Avoiding the wealth illusion

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According to an analysis that was published in February 2017 by Center for Retirement Research (CRR) at Boston College, 19 percent of those who were surveyed believe that they have enough money saved for retirement. In fact, they don’t, the analysis found. These overconfident savers might have fallen for the “wealth illusion”—seeing large numbers in a retirement-savings account but failing to equate that amount with their current living standard, CRR says.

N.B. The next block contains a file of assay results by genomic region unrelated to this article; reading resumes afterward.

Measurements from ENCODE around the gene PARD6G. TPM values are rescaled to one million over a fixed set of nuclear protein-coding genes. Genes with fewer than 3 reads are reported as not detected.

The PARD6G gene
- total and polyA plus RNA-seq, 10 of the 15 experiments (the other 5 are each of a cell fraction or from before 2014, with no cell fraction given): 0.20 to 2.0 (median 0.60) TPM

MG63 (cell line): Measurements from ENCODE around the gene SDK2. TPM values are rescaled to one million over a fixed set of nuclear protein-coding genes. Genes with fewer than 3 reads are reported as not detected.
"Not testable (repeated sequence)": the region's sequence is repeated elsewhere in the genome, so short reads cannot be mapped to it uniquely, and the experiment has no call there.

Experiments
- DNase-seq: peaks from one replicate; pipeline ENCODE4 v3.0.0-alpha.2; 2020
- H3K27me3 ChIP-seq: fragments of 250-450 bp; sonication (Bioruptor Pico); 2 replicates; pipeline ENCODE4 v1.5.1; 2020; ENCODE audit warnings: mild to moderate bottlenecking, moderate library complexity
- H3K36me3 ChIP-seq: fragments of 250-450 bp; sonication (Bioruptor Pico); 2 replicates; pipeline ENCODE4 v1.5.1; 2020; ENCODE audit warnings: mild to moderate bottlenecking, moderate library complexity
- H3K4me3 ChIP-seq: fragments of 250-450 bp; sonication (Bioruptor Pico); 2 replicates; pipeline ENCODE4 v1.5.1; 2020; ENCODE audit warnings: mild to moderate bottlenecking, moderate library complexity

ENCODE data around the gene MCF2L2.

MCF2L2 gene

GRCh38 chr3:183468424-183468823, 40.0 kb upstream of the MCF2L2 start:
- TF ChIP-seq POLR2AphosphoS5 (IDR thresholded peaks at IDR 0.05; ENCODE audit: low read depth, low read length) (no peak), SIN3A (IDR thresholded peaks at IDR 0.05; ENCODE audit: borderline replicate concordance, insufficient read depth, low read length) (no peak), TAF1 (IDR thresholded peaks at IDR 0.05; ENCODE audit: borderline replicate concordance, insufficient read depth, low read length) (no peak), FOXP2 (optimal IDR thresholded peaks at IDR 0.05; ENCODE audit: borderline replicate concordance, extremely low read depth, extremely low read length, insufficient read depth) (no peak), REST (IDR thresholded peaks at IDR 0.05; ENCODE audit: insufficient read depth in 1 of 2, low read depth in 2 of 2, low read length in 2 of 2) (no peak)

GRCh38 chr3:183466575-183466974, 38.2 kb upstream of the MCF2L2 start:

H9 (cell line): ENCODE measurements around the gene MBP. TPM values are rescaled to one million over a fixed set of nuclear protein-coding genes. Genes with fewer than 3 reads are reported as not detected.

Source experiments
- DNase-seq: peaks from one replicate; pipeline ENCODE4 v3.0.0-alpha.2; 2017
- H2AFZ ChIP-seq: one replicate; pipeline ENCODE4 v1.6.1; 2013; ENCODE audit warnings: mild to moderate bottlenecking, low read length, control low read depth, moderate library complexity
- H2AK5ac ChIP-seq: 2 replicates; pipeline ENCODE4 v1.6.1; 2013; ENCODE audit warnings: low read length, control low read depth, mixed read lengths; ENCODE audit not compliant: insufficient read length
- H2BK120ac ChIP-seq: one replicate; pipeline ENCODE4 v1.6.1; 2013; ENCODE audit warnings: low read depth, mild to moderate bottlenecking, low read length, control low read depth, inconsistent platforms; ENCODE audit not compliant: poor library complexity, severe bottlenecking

To avoid this trap, you should use your current income to determine how much money that you have to have so you can retire securely, CRR researcher Geoffrey Sanzenbacher says.

With a goal to replace 75 percent of your current income each month in retirement, you should have in your retirement account a multiple of 9.4 of your current salary if you want to retire at age 65. (This assumes that you’ll receive Social Security.) The multiplier drops to 8.2 if you want to retire at age 67 and to 5.7 if you want to retire at age 70, Sanzenbacher says. These numbers are lower than are other benchmark estimates. Of course, your actual number also depends on how much that you plan to spend during retirement.